The church had a long tradition to call on regarding the social question that dated back to Aquinas, who had touched on the issue of labour and wages in the thirteenth century. Others followed Aquinas, and in the seventeenth century the Spanish theologians Il Corduba, Vasquez and De Lugo held that a just wage must contain an element that provided for the family of the worker. Despite sporadic attempts to formulate social thought in the church, only in the nineteenth century did a true flowering take place and the foundations of Catholic social teaching were laid. Austria, Germany, France and Belgium were to the forefront, while England, as the anvil on which industrialisation was shaped, made a precious contribution. North America did likewise, but chiefly as a reaction to novel ideas on land ownership.
On a practical level, the Sorbonne university professor and learned historian of the middle ages Frederic Ozanam left an enduring legacy to the church by taking an 'option' to work among the Parisian poor in the 1830s. His students followed his example and, although Ozanam never developed any cohesive body of social teaching, his work lives on in the St Vincent de Paul Society and he would have accepted all that Rerum Novarum contained. Many new communities of nuns in the Catholic world, whether as teachers or nurses, gave their lives for the poor, while Edmund Rice, at Waterford, Ireland, founded the Christian Brothers to educate the male children of those numerous Catholics whose circumstances made their sons' education virtually impossible.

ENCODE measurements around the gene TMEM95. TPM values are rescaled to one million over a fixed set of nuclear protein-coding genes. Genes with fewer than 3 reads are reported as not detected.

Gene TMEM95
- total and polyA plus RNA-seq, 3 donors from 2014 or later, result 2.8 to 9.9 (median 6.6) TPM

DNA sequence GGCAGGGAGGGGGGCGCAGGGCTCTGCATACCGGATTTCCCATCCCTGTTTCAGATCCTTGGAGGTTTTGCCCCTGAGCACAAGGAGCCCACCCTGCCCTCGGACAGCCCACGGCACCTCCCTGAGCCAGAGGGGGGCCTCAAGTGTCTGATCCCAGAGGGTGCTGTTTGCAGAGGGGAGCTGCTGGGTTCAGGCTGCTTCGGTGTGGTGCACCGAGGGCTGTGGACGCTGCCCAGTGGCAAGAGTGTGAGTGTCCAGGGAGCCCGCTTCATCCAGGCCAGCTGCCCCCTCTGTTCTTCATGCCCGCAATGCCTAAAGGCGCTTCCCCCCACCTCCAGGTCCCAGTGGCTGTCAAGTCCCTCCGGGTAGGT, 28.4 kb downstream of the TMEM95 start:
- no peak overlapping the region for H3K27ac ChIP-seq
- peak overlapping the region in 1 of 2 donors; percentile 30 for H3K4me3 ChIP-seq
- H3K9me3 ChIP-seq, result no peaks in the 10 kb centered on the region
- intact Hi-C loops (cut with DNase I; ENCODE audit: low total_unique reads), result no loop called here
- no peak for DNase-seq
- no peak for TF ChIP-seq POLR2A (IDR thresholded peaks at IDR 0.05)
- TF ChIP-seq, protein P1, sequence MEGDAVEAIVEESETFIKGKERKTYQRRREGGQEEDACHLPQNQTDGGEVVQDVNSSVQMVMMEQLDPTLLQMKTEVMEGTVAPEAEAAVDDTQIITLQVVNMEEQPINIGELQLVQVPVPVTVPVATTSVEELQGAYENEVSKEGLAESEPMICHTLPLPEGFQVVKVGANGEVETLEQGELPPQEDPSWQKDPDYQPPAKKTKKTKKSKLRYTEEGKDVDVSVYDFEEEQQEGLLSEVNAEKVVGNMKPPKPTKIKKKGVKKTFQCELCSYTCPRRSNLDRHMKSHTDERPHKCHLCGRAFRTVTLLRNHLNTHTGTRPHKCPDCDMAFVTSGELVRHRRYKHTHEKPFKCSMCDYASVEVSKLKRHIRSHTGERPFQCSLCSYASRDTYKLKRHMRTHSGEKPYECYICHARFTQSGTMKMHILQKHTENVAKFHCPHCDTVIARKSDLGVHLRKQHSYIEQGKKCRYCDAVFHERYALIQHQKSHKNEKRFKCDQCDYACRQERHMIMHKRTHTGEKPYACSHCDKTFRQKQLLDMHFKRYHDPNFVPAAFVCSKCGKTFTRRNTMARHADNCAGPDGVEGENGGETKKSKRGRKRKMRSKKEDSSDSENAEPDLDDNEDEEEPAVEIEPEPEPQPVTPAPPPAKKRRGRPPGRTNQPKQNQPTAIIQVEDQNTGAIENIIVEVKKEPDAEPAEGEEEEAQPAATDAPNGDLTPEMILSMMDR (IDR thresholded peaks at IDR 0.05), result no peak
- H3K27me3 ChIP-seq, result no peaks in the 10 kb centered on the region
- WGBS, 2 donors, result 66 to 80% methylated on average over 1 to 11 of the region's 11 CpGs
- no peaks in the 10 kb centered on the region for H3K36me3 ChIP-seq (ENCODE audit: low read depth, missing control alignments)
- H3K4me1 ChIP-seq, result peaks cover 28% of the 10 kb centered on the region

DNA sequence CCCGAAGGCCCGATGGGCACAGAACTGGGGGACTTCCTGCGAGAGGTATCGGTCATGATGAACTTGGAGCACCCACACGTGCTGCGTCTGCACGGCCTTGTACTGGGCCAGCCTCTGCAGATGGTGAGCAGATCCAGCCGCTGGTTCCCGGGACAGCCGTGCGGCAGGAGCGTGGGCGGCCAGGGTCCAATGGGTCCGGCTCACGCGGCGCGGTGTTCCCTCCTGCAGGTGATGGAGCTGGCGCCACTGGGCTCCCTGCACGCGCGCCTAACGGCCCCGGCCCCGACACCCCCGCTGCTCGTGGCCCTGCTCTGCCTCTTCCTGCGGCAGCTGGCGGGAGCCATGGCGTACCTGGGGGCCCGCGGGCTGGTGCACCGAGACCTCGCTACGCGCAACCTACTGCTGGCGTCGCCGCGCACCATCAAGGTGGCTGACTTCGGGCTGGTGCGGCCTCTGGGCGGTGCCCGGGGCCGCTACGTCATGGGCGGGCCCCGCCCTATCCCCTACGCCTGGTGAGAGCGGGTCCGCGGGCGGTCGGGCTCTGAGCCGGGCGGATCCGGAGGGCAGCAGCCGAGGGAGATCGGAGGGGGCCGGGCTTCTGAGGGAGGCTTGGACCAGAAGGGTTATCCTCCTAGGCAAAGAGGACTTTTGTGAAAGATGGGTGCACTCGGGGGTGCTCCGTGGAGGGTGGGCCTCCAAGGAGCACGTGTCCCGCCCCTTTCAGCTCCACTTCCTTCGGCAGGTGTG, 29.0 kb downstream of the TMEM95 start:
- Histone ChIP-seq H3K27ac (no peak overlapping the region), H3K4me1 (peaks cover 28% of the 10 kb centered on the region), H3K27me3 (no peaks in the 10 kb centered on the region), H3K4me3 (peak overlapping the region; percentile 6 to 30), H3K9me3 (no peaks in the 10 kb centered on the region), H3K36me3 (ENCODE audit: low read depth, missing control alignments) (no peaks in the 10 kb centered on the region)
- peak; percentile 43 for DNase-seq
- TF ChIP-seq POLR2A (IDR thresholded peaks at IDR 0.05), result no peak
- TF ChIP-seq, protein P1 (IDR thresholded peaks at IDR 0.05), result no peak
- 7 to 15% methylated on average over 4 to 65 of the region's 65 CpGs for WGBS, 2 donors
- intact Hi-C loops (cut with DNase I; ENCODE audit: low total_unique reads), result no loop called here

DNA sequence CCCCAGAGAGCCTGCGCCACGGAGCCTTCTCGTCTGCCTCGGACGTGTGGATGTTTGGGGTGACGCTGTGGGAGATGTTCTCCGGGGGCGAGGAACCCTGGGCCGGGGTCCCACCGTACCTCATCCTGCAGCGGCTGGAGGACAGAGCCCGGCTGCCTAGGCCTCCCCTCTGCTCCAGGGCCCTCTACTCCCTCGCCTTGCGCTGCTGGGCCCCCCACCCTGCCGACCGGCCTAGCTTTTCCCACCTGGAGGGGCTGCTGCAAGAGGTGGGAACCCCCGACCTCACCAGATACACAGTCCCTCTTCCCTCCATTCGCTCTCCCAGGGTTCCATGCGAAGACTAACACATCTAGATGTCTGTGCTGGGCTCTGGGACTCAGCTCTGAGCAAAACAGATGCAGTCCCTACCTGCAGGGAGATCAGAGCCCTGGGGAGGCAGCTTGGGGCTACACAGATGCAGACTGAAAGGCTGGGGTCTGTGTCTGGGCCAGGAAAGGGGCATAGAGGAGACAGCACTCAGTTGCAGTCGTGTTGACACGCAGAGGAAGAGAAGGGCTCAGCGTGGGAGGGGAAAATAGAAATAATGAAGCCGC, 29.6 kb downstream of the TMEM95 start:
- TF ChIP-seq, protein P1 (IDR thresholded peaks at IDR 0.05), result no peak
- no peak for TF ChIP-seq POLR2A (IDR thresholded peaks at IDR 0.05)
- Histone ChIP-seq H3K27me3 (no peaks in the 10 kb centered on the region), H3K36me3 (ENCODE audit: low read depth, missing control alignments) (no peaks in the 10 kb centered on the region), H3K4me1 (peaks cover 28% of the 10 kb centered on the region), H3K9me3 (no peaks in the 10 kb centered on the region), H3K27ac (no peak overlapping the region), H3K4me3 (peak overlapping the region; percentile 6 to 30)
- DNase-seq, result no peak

Surprisingly, Marx and Engels had little influence on the development of Catholic thinking on the social question, as did the growth of the early socialist movement, although there were reactions to socialist doctrines and especially to that of inexorable class conflict. Writing in the Vatican, where he had taken refuge from Mussolini, Alcide De Gasperi looked back in 1928 and decided that Vienna was the birthplace of the Catholic social movement and that Baron Karl von Vogelsang was its master. Vogelsang was convinced that the divisions within society could only be solved on a vertical level, which meant that owners and workers must be united in corporations serving their mutual interests and resolving their differences. Furthermore, he was convinced that the vitals of capitalism had to be cut by prohibiting usury. These ideas were rooted in the guilds of the Middle Ages and in the church's insistence until the eighteenth century on the evil of usury. The question of usury, however, was incapable of resurrection without the abolition of capitalism. It was difficult to envisage what would take its place except socialism, which Leo had repeatedly rejected in his previous encyclicals.11
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